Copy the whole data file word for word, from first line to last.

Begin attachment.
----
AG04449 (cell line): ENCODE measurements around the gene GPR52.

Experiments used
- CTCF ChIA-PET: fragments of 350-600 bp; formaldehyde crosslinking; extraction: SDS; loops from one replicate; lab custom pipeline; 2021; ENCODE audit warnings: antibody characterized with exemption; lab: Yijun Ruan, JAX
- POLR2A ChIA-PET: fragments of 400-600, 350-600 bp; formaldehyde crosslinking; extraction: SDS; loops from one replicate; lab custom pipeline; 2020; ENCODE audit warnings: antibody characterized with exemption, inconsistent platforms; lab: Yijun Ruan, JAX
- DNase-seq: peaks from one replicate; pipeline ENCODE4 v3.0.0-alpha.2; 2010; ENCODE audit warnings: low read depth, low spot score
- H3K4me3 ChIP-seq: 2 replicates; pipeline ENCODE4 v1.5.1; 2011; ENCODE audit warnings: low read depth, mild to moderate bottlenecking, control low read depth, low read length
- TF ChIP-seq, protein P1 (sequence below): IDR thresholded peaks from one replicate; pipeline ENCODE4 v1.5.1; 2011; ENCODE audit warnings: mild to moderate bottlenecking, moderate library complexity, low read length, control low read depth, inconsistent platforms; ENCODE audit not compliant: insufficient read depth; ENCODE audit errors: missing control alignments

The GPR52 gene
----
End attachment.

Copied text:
AG04449 (cell line): ENCODE measurements around the gene GPR52.

Experiments used
- CTCF ChIA-PET: fragments of 350-600 bp; formaldehyde crosslinking; extraction: SDS; loops from one replicate; lab custom pipeline; 2021; ENCODE audit warnings: antibody characterized with exemption; lab: Yijun Ruan, JAX
- POLR2A ChIA-PET: fragments of 400-600, 350-600 bp; formaldehyde crosslinking; extraction: SDS; loops from one replicate; lab custom pipeline; 2020; ENCODE audit warnings: antibody characterized with exemption, inconsistent platforms; lab: Yijun Ruan, JAX
- DNase-seq: peaks from one replicate; pipeline ENCODE4 v3.0.0-alpha.2; 2010; ENCODE audit warnings: low read depth, low spot score
- H3K4me3 ChIP-seq: 2 replicates; pipeline ENCODE4 v1.5.1; 2011; ENCODE audit warnings: low read depth, mild to moderate bottlenecking, control low read depth, low read length
- TF ChIP-seq, protein P1 (sequence below): IDR thresholded peaks from one replicate; pipeline ENCODE4 v1.5.1; 2011; ENCODE audit warnings: mild to moderate bottlenecking, moderate library complexity, low read length, control low read depth, inconsistent platforms; ENCODE audit not compliant: insufficient read depth; ENCODE audit errors: missing control alignments

The GPR52 gene